Today we left Valenca, crossed the River Minho and thus left Portugal and entered Spain. Shortly afterward we exchanged greetings with a Portuguese Perigrina who remarked with a smile, “Remember, Spain is NOT Portugal!”
The Camino enters Spain in Tui, medieval rival to Valenca on the other side of the river. The ancient friction between these rival cities gave impetus to the investment of incredible amounts of time and money into the erection of massive fortifications necessary to insure survival.
The path took us to the Cathedral in Tui where over 14,000 Perigrinos began their walk to Santiago. We obtained stamps in our credentials at the Cathedral and then walked onward until we encountered the Convent of the Clarissa Nuns that dates to 1508. Once a thriving community, the cloister is residence for a fraction of the Sisters that its block long structure can accommodate. Both on the street and within the church one can see the design elements that are in place to separate the Sisters within from the temptations and corruption of civil life. Whatever once drew young women to the monastic life has long passed and this convent community, like so many others, may be destined for extinction. Within the church are prison like bars that define the confines of the community. Similarly, the windows without are barred. The convent “entrance” is an imposing door that is flanked by small carousel portals that allow for the passage of messages and supplies without personal contact. Think of a drive up bank teller drawer.
We covered 22km today, but temperatures were in the mid 60’s and the terrain was relatively flat. Most of the time we wandered pleasantly through woods and along streams.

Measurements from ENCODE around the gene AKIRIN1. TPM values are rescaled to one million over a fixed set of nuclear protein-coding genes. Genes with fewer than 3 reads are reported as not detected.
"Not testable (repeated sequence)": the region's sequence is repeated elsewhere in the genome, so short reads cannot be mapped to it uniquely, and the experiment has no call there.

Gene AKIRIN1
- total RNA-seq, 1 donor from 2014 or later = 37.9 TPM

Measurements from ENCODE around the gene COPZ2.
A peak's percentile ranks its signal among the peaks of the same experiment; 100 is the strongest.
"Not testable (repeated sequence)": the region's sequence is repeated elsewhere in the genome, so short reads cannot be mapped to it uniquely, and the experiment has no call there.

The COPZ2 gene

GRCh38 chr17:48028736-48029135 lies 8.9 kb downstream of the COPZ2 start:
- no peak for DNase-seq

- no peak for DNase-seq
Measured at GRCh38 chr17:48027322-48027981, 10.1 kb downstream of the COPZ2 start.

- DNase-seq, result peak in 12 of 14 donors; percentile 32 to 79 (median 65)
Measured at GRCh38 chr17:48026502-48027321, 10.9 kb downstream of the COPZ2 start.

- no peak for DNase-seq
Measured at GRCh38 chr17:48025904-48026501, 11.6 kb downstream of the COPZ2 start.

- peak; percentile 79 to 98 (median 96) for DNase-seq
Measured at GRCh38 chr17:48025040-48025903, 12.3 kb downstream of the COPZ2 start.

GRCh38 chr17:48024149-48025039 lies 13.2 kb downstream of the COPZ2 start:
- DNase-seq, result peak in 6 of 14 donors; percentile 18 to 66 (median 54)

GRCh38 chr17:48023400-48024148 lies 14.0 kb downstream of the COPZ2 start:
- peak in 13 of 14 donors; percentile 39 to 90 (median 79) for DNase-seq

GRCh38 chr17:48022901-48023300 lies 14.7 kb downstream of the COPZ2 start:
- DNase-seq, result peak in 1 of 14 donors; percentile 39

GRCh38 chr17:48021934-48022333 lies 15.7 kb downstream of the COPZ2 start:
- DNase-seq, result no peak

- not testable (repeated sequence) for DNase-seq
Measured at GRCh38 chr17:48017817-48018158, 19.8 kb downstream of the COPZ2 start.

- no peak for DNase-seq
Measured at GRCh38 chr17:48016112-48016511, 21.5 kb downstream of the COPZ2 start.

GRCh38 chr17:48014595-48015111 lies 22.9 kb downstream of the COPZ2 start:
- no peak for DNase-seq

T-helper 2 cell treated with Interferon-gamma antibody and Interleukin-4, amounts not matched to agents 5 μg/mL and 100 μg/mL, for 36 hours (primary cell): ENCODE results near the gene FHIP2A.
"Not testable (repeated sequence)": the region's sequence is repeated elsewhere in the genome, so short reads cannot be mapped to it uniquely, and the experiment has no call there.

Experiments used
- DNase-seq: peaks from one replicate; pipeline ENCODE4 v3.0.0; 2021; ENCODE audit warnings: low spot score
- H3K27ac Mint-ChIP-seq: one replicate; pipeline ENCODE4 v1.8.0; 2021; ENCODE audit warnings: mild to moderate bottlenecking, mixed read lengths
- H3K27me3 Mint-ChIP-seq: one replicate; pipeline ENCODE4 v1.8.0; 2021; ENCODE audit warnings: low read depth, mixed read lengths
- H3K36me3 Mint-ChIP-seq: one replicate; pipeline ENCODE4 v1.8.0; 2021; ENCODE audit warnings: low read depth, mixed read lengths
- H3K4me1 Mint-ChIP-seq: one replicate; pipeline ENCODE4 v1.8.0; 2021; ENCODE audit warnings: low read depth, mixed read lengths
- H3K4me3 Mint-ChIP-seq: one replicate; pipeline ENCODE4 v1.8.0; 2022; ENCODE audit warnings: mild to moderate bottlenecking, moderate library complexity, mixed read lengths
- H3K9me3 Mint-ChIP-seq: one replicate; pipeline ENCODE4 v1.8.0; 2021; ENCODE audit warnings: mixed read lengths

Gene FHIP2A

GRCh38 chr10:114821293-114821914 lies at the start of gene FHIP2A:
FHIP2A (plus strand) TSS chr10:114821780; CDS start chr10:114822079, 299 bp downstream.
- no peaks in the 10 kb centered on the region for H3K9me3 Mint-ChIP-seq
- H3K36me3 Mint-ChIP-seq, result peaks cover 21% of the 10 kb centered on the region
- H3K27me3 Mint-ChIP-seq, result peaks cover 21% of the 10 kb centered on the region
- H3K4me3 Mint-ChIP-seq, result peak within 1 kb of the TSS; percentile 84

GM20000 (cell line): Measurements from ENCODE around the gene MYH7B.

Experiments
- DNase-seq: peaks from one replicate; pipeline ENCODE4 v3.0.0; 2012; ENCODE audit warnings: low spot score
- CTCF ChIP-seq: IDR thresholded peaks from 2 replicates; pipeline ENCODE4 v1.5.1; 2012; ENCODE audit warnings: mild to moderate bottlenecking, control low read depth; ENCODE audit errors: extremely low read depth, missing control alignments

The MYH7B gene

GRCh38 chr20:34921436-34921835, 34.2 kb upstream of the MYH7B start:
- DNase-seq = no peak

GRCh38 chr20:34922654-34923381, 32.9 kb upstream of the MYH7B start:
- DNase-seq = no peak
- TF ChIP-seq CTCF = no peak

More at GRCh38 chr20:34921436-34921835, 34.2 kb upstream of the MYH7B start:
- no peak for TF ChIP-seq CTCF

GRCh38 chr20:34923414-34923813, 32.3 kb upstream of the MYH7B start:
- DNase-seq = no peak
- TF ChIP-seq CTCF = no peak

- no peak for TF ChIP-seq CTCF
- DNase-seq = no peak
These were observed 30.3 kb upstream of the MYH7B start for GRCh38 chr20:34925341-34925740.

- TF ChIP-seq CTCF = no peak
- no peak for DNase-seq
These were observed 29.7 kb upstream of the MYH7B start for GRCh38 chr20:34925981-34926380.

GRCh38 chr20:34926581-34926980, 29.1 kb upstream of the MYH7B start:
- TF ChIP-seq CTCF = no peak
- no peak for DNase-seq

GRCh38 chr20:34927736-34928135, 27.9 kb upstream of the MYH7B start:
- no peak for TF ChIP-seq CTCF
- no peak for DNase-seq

At one point we encountered a monument erected hundreds of years ago to the memory of San Telmo, a Perigrino on the Camino who died of a fever at that spot in 1251. It is remarkable that he is remembered and venerated over 750 years later.
About an hour after passing the San Telmo monument we heard a cry of distress behind us. Turning, we saw a Perigrina lying face down on the path. We hurried to her aid. She was cut and badly shaken. Her sunglasses had shattered and there were immediate signs of bruising and swelling around her right eye. She was German and about 60 years old. An excessively long loop on one of her bootlaces had hooked on the other boot and caused her to fall face down on the pavement. Two Spanish women who lived nearby also rushed to her assistance. They called an ambulance which arrived shortly thereafter to take the Pilgrim to hospital. Hopefully her injuries are not serious, but it will take X-rays to determine that. Walking the Camino is not without risk.
We arrived in Porrino, showered, found beer and tapas, and by luck found our two Perigrina friends from Finland, Sirkka and Kirsti. The four of us shared dinner together and embraced at the end as if our paths would never cross again. Indeed, they may not. That is the way of the Camino.
Peace Everyone. Pete